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Session's failure cost Alexandria $300,000 in aid, says coalition

But Broadband funding was a bright spot, according to Coalition of Greater Minnesota Cities

EP Alexandria City Government 2
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ALEXANDRIA — The Minnesota Legislature’s 2022 session started with lots of potential but ended in disappointment, according to a coalition representing small cities throughout the state.

The state had an historic $9.3 billion surplus, unspent money from the American Rescue Plan Act, other federal funds for infrastructure, and a big bonding bill that was expected to be approved, according to Elizabeth Wefel with the Coalition of Greater Minnesota Cities, which has 110 member-cities.

“There were lots of resources to address needs across the state,” Wefel told the Alexandria City Council Monday night.

The coalition’s legislative goals in 2022 included a $90 million increase in Local Government Aid, an updated LGA formula, an infrastructure-focused bonding bill, a child care economic development grant program and street improvements for large and small cities.

The coalition’s LGA proposals would have resulted in Alexandria getting just over $1.9 million in 2023, a 19% increase from the current LGA amount for 2023, $1.61 million.

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However, the Legislature, Wefel said, failed to get an LGA increase across the finish line. "It was the legislative session that wasn't," she said.

Also, neither the House nor the Senate was able to produce a bonding bill during what was supposed to be a bonding year — something the coalition doesn't remember happening before, Wefels said.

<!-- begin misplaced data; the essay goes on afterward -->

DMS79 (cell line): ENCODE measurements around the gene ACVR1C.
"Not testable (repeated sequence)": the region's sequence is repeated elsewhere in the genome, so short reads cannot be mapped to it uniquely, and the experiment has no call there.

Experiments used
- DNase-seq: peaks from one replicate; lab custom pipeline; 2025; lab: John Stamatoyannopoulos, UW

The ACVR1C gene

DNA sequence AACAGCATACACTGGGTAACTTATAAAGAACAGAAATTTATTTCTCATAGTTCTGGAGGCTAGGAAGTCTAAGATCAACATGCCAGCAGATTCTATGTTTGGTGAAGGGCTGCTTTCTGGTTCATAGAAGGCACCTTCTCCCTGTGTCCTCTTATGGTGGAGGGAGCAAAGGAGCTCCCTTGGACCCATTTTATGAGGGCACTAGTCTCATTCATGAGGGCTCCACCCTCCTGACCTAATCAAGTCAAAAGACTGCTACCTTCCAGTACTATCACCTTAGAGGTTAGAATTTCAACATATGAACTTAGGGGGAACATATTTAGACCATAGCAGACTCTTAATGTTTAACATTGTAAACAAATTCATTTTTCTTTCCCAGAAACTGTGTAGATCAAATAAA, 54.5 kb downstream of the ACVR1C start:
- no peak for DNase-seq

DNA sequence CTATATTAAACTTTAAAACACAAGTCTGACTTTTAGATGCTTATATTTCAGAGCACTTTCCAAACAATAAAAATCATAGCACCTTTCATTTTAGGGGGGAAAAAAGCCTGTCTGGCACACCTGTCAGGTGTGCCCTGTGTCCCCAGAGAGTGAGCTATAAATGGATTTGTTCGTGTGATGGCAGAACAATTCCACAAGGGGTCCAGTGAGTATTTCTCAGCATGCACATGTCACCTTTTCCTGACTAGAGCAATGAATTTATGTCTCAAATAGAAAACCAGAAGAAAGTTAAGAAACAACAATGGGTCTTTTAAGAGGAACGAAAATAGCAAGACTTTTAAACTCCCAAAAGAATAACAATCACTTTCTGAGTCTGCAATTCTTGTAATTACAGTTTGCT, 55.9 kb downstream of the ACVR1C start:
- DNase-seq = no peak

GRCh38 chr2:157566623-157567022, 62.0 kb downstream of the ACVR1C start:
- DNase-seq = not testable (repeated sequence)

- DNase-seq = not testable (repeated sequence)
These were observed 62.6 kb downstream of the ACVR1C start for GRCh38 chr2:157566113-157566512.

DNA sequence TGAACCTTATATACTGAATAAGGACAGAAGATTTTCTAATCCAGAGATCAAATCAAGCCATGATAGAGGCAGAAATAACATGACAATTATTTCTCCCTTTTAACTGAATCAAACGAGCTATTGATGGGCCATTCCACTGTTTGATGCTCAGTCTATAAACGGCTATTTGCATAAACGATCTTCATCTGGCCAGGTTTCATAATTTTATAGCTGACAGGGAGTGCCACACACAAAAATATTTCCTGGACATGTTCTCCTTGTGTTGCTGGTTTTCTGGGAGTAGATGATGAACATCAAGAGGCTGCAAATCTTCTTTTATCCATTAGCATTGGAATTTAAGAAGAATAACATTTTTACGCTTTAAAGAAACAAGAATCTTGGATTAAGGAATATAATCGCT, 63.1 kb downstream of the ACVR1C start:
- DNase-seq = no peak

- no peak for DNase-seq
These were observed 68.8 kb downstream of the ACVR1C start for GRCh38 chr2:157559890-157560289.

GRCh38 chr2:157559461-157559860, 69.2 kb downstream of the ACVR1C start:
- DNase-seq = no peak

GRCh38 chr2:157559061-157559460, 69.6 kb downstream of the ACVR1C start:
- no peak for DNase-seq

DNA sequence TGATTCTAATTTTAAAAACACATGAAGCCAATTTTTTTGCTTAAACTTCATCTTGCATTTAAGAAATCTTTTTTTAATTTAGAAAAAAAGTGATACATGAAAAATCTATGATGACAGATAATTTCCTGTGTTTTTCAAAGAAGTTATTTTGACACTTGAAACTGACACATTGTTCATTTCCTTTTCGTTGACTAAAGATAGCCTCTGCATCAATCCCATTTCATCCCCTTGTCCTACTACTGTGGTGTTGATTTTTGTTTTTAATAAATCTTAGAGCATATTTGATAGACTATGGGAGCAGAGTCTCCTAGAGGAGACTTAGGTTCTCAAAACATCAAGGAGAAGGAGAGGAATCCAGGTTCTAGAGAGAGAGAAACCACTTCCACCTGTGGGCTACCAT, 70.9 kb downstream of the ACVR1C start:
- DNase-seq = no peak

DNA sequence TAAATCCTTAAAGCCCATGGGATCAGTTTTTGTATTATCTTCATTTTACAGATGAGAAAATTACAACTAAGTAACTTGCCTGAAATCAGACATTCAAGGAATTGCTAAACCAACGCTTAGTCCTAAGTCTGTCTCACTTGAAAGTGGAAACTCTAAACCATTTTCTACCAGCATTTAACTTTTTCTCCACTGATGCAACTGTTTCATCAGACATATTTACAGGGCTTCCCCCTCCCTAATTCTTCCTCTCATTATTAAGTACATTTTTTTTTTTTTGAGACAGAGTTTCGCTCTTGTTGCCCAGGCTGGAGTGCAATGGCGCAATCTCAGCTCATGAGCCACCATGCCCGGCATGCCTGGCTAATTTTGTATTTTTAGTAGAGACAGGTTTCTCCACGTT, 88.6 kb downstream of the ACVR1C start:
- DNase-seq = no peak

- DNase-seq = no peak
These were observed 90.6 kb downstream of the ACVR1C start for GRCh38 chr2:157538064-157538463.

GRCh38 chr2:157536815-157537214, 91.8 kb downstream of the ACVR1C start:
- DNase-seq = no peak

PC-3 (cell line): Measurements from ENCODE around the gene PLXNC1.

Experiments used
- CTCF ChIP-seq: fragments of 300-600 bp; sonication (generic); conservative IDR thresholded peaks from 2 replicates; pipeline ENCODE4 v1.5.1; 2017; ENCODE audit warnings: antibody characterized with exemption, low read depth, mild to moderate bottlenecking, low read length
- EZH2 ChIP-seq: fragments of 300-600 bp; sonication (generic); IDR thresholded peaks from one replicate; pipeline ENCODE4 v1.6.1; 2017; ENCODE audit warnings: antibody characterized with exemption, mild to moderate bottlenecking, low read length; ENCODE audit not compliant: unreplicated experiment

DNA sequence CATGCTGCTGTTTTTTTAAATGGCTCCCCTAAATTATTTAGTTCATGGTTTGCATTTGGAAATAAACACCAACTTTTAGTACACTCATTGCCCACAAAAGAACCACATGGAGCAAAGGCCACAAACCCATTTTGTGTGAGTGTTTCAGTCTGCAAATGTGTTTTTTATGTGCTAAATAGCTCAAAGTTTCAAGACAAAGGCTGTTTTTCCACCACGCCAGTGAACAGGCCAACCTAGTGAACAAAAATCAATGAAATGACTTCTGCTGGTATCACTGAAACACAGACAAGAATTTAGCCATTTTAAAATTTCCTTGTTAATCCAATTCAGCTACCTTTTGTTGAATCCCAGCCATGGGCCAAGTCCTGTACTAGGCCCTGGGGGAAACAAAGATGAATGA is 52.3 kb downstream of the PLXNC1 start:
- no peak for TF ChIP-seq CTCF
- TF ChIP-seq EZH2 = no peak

"They (legislators) couldn't agree to anything," she said. "It was very disappointing — just a lot of work that did not get done."

As a result, infrastructure projects will go unfinished, additional child care grants won’t be available and at least $25 million per year in dedicated annual funding for small city streets won’t happen, Wefel said.

Broadband may be the one bright spot of the session, Wefel told the council. A total of $50 million will go toward the border-to-border broadband grant program; at least $100 million from the Infrastructure Investments and Jobs Act will fund additional border-to-border grants; and $60 million will go toward ARPA capital projects related to broadband, such as mapping and line extensions.

Looking ahead to next year, the coalition expects there will be significant legislative turnover — at least 47 new legislators, said Wefel. This could result in potential changes in legislative control. The governor’s race will be competitive, she added.

Next year will be a budget year and the Legislature will likely have a large surplus to work with, Wefel said, and the coalition will play a critical role educating new and returning legislators about Greater Minnesota issues.

The coalition will meet in Alexandria on Nov. 17-18 for its fall conference.

Al Edenloff is the editor of the twice-weekly Echo Press. He started his journalism career when he was in 10th grade, writing football and basketball stories for the Parkers Prairie Independent.
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